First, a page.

Q&A: Lalah Hathaway—The Greatest

Soul singer Lalah Hathaway is having a flashback about her time on Soul Train, arriving to its studio to perform. “In my mind that place was the size of a football stadium,” she told SoulTrain.com, having grown up watching the show. “Getting there, seeing how tight it was and how close the people were dancing together, growing up I thought that place was so big.” Regardless of its actual studio dimensions, Soul Train left an indelible mark on her, Hathaway said. “Saturdays and Soul Train, I wrote a lyric about it in a song of mine, titled ‘Little Girl.’”

A prolific writer, vocalist, and live performer since her 1990 debut, Hathaway has plenty to look back on and look forward to. The ink from her incredibly distinctive mark remains fresh today. The Chicago native has wowed listeners with each of her 6 studio albums, and celebrated her 25-year anniversary by releasing Lalah Hathaway Live. The set was recorded at the historic Troubadour Theater in LA, the sight where her father, the late Donny Hathaway, recorded his iconic Live LP.

Lalah Album Shoot-10753-Edit-2 (1)SoulTrain.com: Lalah, you have this incredible voice with an outstanding body of work. You’ve got hit songs, you’ve won multiple awards, and you’re loved and respected the world over. After 2 ½ decades in the recording industry, what is it you want most?

Lalah Hathaway: To continue my quest to be like the greatest. I just want to keep playing music, creating music, keep collaborating with people, and moving into that light of being the best musician I can be before I get out of here.

SoulTrain.com: What about how you sing is better now than when you were a fresh new face?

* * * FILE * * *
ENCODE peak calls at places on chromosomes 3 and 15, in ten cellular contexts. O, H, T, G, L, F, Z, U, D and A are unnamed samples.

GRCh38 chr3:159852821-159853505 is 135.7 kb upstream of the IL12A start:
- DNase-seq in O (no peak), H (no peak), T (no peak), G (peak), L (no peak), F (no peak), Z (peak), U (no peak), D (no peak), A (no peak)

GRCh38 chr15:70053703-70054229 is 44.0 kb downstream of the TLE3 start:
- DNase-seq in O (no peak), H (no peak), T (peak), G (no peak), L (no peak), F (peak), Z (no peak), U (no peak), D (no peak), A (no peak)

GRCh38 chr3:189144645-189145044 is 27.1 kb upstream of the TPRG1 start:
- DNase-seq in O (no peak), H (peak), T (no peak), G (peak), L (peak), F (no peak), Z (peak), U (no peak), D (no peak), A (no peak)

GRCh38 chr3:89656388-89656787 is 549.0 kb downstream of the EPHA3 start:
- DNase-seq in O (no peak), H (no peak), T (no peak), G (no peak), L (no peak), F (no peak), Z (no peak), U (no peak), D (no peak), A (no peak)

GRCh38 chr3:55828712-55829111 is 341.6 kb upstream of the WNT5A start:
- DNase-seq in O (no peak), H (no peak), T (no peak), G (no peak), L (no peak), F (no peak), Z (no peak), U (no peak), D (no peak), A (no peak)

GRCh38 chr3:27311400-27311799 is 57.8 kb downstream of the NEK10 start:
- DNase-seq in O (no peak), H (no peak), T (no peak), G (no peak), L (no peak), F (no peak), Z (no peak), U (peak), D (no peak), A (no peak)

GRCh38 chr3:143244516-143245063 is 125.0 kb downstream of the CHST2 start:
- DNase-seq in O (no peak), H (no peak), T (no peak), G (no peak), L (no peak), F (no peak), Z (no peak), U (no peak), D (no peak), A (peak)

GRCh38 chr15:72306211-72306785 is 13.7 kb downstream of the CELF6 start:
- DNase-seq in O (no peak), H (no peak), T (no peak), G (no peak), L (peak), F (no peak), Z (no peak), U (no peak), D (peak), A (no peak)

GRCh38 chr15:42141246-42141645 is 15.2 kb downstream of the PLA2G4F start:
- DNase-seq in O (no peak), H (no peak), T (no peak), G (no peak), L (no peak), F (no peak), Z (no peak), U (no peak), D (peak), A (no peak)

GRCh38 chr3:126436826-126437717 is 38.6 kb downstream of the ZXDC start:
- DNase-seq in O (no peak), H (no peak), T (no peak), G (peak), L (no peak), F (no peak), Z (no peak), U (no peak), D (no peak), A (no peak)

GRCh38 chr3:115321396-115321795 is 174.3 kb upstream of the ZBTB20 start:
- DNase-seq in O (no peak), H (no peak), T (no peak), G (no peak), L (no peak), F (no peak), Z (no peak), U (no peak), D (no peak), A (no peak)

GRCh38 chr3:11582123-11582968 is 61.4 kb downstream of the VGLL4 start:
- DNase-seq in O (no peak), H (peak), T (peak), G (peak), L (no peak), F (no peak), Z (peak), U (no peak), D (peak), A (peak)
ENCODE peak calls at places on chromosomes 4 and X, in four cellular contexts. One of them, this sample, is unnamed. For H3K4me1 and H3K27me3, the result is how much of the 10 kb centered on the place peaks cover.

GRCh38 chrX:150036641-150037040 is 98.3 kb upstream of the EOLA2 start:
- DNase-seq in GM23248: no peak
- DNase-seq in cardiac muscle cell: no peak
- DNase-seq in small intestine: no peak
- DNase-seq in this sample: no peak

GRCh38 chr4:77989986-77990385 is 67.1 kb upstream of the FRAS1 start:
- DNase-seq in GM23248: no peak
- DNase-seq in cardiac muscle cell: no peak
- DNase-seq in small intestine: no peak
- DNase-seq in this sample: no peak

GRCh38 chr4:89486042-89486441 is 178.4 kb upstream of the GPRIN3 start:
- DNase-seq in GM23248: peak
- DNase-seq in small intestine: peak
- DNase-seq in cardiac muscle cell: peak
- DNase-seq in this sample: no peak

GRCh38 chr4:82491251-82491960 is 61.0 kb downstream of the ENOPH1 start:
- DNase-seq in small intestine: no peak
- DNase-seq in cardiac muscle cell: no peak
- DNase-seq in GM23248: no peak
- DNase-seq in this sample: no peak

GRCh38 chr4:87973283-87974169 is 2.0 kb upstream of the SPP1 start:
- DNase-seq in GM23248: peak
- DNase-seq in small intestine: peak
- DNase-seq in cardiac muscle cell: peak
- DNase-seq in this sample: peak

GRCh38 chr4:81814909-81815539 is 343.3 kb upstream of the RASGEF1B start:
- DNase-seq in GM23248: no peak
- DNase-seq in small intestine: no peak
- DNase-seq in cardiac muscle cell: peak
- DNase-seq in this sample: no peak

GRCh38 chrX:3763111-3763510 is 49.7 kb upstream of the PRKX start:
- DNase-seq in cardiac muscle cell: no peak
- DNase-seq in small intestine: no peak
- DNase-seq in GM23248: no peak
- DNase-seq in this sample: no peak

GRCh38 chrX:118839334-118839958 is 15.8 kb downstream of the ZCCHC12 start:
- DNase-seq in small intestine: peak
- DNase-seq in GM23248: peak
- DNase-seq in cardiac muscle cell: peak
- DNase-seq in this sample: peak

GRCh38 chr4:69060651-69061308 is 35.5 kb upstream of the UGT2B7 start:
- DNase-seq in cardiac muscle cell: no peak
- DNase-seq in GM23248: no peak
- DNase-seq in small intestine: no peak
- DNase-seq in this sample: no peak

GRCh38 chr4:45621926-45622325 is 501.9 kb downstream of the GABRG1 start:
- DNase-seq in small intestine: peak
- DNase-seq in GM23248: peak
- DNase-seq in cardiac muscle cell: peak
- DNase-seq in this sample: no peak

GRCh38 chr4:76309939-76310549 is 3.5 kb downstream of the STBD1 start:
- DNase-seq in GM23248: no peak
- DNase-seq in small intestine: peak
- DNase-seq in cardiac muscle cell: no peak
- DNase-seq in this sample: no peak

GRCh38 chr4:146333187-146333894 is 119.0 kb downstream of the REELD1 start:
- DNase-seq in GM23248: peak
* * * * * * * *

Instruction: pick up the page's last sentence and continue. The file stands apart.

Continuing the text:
Lalah Hathaway: I think I’m a lot more in touch with my tone and my sound. Also, I’m definitely way more in touch with my own personal vulnerability, which makes me a better artist.

SoulTrain.com: Has your experience made you more patient or more of a risk taker?

Lalah Hathaway: I think both, at times. After 25 years I have a lot more information. Sometimes it comes a little quicker, and sometimes…There’re so many ways to describe music and how you feel and how you do it. There’re really just no answers for any of it. And I find that as I’m trying to describe it, it just devalues what it really is. It’s a lot of in-the-moment, in the time, and the other people on the stage, and the rain, and the dust in the air. It’s all of that.

SoulTrain.com: We were on hand for Alexander Zonjic’s Shoreline Jazz Festival in 2014, and were really impressed by your performance with Ruben Studdard. It felt so organic at times we can’t help but wonder how much of it was rehearsed and what was just in the moment.

Lalah: The skeleton of the show was built, then we moved within the skeleton. Ruben and I did a tour together based on a couple records I did with him, so we’ve performed together like 20 or 30 times. It’s hard to go back 2 years and remember every detail of a show, but I really feel like we have some stuff that just comes up. For instance, the Luther and Cheryl Lynn song “If This World Were Mine,” you know there’s some stuff that’s going to happen because that’s how it was recorded. Some stuff we just happen upon in the moment.

SoulTrain.com: There’s been a lot of talk about the Soul Train Awards’ first Soul Cypher which, of course, you were a part of with Chrisette Michele, K-Ci, Eddie Levert, and Erykah Badu. How much was rehearsed and how much was in the moment?